Ten years ago, children in rural villages across India or Africa would have had little access to even the most basic of medicine or doctors. Today, when these children are sick or facing chronic medical conditions, many are able to sit down with some of the best doctors through a process known as telemedicine. This combination of information technology and medicine represents one of a number of trends in the healthcare field expected to bring dramatic breakthroughs over the next decade.
Telemedicine relies on wireless technologies to connect people in remote areas with doctors via webcam. It has emerged not only in rural areas and nations lacking proper healthcare, but also in is American cities to connect school children with doctors. This is seen as one of the fastest growing healthcare technologies worldwide, with market research company Technavio predicting it will grow at close to 20 percent in coming years.
Healthcare experts predict the trend of medicine delivered through modern wireless technology will increase in the form of mobile health, or mHealth. This form of healthcare would deliver medical information through applications on mobile devices like iPhones or tablets. Patients with chronic diseases will be able to use mHealth applications to monitor their vital signs and send updates to medical centers, and people seeking information on medical conditions will be able to match symptoms up with possible causes. Jonathan Linkous, CEO of the American Telemedicine Association, predicted that mHealth has the potential to be a three trillion dollar industry and bring transformative innovations to the healthcare field.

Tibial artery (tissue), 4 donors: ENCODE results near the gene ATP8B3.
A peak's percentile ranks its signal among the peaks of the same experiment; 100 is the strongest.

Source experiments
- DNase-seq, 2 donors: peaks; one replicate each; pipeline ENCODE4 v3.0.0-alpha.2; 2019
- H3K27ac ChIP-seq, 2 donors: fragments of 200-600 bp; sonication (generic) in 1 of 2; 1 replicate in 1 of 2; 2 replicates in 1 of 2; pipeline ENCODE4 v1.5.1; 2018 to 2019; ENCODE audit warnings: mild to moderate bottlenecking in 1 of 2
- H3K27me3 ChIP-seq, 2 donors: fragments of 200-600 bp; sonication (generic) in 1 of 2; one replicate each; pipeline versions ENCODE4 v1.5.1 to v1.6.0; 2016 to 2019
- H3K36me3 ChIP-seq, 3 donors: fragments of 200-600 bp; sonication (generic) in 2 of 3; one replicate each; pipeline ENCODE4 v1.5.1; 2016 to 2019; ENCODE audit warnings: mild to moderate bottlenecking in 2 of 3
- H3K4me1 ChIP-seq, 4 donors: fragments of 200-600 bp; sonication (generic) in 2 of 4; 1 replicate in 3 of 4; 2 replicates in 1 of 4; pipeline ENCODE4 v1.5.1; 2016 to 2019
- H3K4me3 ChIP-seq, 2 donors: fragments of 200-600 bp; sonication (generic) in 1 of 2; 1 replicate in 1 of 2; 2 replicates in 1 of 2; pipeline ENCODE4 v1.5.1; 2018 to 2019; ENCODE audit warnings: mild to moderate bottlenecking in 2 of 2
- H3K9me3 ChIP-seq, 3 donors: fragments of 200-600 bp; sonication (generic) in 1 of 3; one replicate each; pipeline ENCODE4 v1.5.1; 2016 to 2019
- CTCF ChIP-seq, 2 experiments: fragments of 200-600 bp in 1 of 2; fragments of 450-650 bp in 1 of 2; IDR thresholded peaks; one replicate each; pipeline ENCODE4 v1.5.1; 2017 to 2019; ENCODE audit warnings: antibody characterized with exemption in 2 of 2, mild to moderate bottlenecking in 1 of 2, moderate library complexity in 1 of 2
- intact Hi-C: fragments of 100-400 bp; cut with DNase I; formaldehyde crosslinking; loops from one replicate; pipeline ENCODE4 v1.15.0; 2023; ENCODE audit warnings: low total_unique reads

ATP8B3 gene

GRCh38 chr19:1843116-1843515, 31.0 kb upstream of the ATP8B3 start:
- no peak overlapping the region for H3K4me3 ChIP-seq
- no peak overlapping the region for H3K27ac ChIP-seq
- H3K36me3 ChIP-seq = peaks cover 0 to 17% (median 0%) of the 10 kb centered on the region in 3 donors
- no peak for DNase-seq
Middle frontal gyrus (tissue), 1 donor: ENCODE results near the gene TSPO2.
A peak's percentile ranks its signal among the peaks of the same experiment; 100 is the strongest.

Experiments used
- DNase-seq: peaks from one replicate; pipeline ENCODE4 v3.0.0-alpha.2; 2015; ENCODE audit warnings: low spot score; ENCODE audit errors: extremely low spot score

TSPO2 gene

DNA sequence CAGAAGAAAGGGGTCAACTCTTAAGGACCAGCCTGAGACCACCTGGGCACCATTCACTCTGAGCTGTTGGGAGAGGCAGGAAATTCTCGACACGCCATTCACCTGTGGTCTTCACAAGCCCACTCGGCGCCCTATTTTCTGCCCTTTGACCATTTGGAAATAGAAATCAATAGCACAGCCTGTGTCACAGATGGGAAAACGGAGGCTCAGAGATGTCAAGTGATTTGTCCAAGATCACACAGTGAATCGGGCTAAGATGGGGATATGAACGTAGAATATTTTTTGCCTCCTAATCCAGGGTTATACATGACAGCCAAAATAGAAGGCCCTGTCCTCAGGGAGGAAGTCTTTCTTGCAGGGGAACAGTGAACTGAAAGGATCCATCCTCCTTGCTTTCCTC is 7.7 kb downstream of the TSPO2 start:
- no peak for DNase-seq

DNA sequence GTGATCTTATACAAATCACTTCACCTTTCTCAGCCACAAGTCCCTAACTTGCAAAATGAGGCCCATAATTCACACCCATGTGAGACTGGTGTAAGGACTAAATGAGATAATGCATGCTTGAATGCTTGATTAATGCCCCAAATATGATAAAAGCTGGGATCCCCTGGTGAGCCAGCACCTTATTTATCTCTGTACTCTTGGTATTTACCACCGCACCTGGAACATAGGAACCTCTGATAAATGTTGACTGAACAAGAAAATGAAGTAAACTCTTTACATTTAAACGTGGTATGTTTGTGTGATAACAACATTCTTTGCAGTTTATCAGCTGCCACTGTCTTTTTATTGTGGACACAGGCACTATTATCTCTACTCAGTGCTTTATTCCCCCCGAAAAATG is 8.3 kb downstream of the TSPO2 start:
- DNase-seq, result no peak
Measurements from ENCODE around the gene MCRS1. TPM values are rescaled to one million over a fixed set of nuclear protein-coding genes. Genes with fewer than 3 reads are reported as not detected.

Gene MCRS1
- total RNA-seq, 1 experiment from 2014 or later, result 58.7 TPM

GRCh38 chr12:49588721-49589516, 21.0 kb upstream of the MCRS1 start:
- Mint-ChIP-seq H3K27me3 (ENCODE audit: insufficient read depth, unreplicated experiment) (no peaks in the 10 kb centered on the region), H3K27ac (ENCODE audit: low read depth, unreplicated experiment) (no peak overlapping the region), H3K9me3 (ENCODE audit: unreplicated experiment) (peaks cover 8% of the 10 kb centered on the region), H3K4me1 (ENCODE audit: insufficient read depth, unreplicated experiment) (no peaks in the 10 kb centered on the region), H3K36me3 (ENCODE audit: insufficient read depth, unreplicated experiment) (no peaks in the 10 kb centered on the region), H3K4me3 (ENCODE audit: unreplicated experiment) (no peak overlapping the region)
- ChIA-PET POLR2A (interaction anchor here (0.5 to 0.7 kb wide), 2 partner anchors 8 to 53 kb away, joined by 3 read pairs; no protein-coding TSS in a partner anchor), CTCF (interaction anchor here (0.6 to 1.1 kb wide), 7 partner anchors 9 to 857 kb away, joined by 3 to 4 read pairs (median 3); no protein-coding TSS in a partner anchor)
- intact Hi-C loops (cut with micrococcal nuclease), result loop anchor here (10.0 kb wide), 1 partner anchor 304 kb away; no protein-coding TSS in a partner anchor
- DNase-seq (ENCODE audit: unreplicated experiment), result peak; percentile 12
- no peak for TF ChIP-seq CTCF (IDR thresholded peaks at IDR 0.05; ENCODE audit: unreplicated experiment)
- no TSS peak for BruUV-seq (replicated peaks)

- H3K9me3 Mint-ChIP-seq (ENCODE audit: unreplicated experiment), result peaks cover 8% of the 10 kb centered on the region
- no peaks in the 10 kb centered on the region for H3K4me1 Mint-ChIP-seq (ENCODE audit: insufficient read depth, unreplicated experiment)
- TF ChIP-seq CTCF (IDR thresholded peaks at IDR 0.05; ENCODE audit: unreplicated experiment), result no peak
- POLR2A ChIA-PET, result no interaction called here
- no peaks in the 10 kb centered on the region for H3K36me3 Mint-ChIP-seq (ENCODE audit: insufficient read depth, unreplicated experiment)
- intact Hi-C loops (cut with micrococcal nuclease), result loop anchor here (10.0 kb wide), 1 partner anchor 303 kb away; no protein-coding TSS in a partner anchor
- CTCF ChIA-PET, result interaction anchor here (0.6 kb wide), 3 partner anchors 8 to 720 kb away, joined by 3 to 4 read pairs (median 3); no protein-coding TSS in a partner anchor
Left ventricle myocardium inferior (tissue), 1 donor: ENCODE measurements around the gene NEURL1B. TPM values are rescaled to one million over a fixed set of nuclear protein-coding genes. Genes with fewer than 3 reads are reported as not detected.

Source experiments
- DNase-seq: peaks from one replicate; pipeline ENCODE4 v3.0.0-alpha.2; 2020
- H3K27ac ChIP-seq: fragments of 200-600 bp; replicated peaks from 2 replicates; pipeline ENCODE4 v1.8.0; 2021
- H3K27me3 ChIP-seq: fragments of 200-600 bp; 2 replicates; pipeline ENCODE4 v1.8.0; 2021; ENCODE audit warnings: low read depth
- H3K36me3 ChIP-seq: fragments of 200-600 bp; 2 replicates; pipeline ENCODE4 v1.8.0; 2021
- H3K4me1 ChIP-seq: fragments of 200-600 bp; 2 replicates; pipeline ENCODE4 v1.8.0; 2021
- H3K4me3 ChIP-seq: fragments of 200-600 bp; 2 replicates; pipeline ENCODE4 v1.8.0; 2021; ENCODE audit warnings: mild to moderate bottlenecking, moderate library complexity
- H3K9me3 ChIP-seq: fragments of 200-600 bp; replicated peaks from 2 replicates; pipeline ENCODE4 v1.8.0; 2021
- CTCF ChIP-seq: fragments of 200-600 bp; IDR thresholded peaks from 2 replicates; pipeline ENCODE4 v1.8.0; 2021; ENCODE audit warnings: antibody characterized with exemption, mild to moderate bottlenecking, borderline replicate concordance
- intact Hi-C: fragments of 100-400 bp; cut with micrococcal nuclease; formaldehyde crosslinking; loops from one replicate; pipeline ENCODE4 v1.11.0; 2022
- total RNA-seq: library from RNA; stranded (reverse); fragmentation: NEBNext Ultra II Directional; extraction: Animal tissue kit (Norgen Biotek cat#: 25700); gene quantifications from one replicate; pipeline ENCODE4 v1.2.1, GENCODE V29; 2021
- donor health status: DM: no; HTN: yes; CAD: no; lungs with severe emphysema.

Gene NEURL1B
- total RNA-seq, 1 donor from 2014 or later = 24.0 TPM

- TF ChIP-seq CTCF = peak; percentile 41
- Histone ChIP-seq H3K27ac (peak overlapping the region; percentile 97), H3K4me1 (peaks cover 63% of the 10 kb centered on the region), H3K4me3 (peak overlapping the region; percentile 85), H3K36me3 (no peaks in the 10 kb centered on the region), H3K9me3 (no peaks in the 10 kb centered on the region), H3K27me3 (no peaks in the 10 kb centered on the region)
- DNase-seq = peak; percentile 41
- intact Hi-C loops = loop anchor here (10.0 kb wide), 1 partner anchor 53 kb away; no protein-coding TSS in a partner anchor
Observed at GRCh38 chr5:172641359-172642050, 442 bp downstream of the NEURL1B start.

Telemedicine may represent the current trend in healthcare, but nanotechnology is considered the future. Known as nanomedicine, this practice uses complex medical devices smaller than a human hair to manipulate body structures. Nanotechnology has already emerged in other markets, like electronics and battery technology, but healthcare experts predict it will play a larger role in medicine over the course of the next decade.
Scientists in the healthcare sector are already finding many uses for nanotechnology, especially in the field of medicine. This technology is used to find more effective ways to distribute drugs throughout the body, and the National Cancer Institute even created the Alliance for Nanotechnology in Cancer to encourage more investment in this area.
Scientists see nanotechnology moving from what they term the “passive stage” to become more active, creating molecular systems that could eventually help regenerate or replace body parts lost to accident or disease. Other predictions for nanotechnolgy border on science fiction. Futurist and researcher Ray Kurzweil predicts that in the near future doctors can use nanotechnology to create units that can travel inside a patient’s body, finding and eliminating disease or correcting deficiencies.